2. Mark it as freelance work and a tax rate will be applied to it, up to 50% (reported by an user) It seems that they wont ask for much information or proof as long as you are declaring it intentionally.

3. Simply spend bitcoins or any other cryptocurrency that you earned without ever converting it to fiat because cryptocurrencies are usually not taxable in most European countries.




I am not aware about the rules regarding cryprocurrency in your country. I think as long as no one is bothering you about taxes, you shouldn't worry. Here in our country, we arw not required to declare it, even if the government knows that some are earning through crypto. Maybe if your govwrnment has a regulation regarding it, you should pay taxes.

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guybrushthreepwood
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March 21, 2018, 03:29:47 PM
 #59

I am not aware about the rules regarding cryprocurrency in your country. I think as long as no one is bothering you about taxes, you shouldn't worry. Here in our country, we arw not required to declare it, even if the government knows that some are earning through crypto. Maybe if your govwrnment has a regulation regarding it, you should pay taxes.

Most taxmen usually don't bother you... right up until they notice some discrepancy in your affairs or that you're not paying taxes at all. What country are you from that doesn't require income tax on crypto earnings? I know of very few countries that don't require you to pay taxes on money you earned and it doesn't matter whether you get paid in cash, crypto or potatoes most governments will count those as earnings and will count towards income earned. Are you sure you're not just completely unaware of what you should be paying taxes on? Many seem to be completely ignorant on the issue.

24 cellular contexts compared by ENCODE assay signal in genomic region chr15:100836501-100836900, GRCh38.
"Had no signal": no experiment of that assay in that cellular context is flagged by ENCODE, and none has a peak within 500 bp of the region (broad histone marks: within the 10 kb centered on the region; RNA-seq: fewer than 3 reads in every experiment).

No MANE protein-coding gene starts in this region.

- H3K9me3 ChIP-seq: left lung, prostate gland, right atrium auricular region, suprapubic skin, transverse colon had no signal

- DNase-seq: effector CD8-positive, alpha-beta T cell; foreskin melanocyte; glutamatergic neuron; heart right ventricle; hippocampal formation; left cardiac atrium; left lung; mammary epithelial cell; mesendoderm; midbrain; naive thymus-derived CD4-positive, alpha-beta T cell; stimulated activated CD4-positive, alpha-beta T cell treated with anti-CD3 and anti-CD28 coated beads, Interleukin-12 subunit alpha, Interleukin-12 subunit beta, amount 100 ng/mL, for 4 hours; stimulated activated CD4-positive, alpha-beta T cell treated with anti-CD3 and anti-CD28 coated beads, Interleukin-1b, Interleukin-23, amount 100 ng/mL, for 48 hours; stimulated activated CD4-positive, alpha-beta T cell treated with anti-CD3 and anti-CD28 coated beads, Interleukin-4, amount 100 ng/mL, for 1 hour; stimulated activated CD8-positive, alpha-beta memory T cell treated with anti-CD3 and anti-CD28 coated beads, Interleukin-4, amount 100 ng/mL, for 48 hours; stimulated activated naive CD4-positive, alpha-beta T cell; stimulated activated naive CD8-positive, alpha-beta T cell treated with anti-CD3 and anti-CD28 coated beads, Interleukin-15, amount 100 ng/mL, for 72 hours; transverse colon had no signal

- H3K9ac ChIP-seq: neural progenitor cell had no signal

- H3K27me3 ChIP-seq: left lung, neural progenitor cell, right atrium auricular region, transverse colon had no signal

Lieldoryn
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March 21, 2018, 05:16:21 PM
 #60

Now first of all I live in spain and I'm wondering if someone has ever paid taxes with money acquired from signature campaigns here. I made a decent amount of money a year ago because campaigns were giving 0.03-0.04 per week. I wouldn't really know how to pay taxes if I need to, would this count like a job and how exactly would someone prove they got their bitcoins from signature campaign , seems quite difficult.

Edit

A few options are presented:

1. Don't say anything, it's virtually impossible for any tax agency to find out what you have. However eventually they might be able to and you could face serious problems.

2. Mark it as freelance work and a tax rate will be applied to it, up to 50% (reported by an user) It seems that they wont ask for much information or proof as long as you are declaring it intentionally.

3. Simply spend bitcoins or any other cryptocurrency that you earned without ever converting it to fiat because cryptocurrencies are usually not taxable in most European countries.




I am not aware about the rules regarding cryprocurrency in your country. I think as long as no one is bothering you about taxes, you shouldn't worry. Here in our country, we arw not required to declare it, even if the government knows that some are earning through crypto. Maybe if your govwrnment has a regulation regarding it, you should pay taxes.
I think you're mistaken. The fact that the government pretends that it does not notice bitcoin does not mean that you do not have to pay taxes. In all countries, people have to pay taxes on their income. Perhaps your income is very small and the Bank does not submit information about the receipt of Fiat in your account? But at any moment it may turn out to be a trap for you.